Here is some of what is being said in the aftermath of the mass shooting at a Connecticut elementary school on Friday:
“In the harrowing aftermath of the school shooting in Connecticut, one thought wells in my mind: Why can’t we regulate guns as seriously as we do cars? The fundamental reason kids are dying in massacres like this one is not that we have lunatics or criminals — all countries have them — but that we suffer from a political failure to regulate guns.”
“That horror cannot be blamed just on one unhinged person. It was the sacrifice we as a culture made, and continually make, to our demonic god. We guarantee that crazed man after crazed man will have a flood of killing power readily supplied him. We have to make that offering, out of devotion to our Moloch, our god. The gun is our Moloch.”
“President Obama has thus far proven himself unwilling to expend the kind of political capital necessary to move meaningful gun reform into the forefront of the national debate. Hug your children and protect them as best you can; politicians are unlikely to do so.”
“Let’s state the plain facts one more time, so that they can’t be mistaken: Gun massacres have happened many times in many countries, and in every other country, gun laws have been tightened to reflect the tragedy and the tragic knowledge of its citizens afterward. In every other country, gun massacres have subsequently become rare. In America alone, gun massacres, most often of children, happen with hideous regularity, and they happen with hideous regularity because guns are hideously and regularly available.”
“For most outside observers the answer to America’s gun problem appears self-evident. It needs to begin with a reinstatement of the ban on ownership of military assault weapons that have no business being in private hands. A proper federal system of regulation, including background checks registration, and limits on the type and number of weapons an individual can own, would bring the US belatedly into line with other civilised countries, as would a determined push back against state legislation allowing the carrying of concealed weapons in public.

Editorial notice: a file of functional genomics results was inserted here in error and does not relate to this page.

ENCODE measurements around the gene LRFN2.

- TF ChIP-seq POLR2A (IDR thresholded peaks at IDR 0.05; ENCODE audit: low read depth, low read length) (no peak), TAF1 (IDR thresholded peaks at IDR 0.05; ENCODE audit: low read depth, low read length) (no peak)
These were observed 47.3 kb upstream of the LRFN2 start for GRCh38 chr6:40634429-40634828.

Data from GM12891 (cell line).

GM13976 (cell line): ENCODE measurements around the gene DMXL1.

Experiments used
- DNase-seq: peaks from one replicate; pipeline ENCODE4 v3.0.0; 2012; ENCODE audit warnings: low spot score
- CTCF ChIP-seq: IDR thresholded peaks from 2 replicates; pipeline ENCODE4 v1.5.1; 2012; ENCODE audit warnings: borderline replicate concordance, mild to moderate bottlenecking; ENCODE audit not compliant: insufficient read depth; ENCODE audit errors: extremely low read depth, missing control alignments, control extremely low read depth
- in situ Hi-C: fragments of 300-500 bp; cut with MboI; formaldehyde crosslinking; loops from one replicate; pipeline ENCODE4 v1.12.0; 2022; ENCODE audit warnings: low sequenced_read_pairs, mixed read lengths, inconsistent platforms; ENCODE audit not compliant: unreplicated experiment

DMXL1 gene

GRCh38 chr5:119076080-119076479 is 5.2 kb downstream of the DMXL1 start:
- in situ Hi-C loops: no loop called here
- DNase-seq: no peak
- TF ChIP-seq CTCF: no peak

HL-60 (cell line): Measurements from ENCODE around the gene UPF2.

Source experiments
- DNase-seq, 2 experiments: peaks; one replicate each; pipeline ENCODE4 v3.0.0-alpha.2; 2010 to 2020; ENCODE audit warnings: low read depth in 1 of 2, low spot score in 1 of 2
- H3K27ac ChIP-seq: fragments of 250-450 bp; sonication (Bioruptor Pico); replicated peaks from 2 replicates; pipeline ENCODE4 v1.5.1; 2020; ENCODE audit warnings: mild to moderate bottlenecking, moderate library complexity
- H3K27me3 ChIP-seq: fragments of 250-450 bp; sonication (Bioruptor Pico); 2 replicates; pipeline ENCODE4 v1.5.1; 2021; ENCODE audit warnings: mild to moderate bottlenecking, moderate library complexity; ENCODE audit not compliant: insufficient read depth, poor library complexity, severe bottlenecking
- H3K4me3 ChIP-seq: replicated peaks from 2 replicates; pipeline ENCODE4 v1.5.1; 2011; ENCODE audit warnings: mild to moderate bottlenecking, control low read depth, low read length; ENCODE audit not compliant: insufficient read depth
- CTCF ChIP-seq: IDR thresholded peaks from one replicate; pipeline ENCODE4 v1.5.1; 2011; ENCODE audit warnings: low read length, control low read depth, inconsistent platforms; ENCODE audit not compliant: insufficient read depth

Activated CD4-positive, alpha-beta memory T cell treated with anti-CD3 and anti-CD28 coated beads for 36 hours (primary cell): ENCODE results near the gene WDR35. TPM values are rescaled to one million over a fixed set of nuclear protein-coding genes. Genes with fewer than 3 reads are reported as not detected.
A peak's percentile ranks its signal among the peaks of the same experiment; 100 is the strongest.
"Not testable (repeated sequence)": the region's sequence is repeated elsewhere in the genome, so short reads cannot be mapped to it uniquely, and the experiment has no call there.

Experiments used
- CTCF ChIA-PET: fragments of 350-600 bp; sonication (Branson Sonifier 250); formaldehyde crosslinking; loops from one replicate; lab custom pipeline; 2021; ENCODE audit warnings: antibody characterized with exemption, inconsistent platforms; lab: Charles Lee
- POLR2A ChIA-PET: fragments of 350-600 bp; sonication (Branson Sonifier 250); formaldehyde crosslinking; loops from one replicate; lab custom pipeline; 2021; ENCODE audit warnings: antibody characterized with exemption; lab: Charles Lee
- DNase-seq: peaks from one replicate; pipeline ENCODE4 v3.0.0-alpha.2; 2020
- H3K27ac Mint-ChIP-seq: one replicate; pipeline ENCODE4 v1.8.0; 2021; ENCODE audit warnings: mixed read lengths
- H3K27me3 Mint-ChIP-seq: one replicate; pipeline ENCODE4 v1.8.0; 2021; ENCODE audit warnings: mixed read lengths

“The rate of death from firearm injuries in the US, put very crudely, at more than 30,000 a year exceeds the annual death rate in the present war in Syria. Until the US confronts the reality of its failed policies regarding ownership of firearms it will live in a recurrent nightmare where it is condemned to confront the same horror as it did on Friday at Sandy Hook elementary school.”
“Weep for the slain schoolchildren and their devastated families. Weep for the town of Newtown, Conn., scene of the latest mass shooting. Weep for America, where these scenes happen again and again.And then, for God’s sake, let us do something about it.”
“This time, the shock is more extreme, the feeling more visceral and the political pivot – towards the need for greater gun control – faster and more focused. Perhaps it is because so many of the victims were kindergartners, only five years old. Perhaps, finally, it is because Americans can only tolerate so many senseless deaths from gun violence. Or perhaps gun control is just having a moment.”
“While we don’t have all the facts and our focus must be on the victims, this is yet another senseless and horrific act of violence involving guns. We as a society must unify and once and for all crack down on the guns that have cost the lives of far too many innocent Americans.”